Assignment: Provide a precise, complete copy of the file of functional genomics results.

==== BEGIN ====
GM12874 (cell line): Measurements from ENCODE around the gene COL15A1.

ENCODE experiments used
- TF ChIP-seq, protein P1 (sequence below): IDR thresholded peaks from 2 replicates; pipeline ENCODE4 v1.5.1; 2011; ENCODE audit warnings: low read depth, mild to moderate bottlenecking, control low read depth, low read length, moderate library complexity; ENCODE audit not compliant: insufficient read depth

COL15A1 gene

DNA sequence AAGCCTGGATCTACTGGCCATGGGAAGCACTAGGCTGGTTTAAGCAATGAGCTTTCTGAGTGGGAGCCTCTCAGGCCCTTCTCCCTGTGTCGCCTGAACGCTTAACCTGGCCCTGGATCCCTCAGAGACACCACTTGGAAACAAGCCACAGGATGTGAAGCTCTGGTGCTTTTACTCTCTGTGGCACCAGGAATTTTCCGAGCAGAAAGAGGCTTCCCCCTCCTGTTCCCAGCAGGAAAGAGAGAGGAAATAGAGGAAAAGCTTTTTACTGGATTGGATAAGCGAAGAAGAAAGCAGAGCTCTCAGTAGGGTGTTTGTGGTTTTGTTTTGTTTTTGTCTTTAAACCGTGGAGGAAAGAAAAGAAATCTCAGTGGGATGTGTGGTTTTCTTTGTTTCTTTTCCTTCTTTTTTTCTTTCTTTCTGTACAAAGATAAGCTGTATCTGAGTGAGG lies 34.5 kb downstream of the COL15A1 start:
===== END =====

GM12874 (cell line): Measurements from ENCODE around the gene COL15A1.

ENCODE experiments used
- TF ChIP-seq, protein P1 (sequence below): IDR thresholded peaks from 2 replicates; pipeline ENCODE4 v1.5.1; 2011; ENCODE audit warnings: low read depth, mild to moderate bottlenecking, control low read depth, low read length, moderate library complexity; ENCODE audit not compliant: insufficient read depth

COL15A1 gene

DNA sequence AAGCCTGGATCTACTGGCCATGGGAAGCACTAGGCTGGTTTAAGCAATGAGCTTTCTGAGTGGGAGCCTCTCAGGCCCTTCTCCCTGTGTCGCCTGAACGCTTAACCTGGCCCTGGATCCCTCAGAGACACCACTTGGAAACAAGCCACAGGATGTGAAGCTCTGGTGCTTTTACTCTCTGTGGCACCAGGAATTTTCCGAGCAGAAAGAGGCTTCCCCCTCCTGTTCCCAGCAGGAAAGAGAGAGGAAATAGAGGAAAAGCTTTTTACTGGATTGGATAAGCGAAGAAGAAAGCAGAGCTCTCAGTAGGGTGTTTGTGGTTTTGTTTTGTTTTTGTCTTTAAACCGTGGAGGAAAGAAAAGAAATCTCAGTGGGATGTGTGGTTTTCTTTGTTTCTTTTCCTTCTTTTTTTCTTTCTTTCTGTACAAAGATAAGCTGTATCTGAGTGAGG lies 34.5 kb downstream of the COL15A1 start: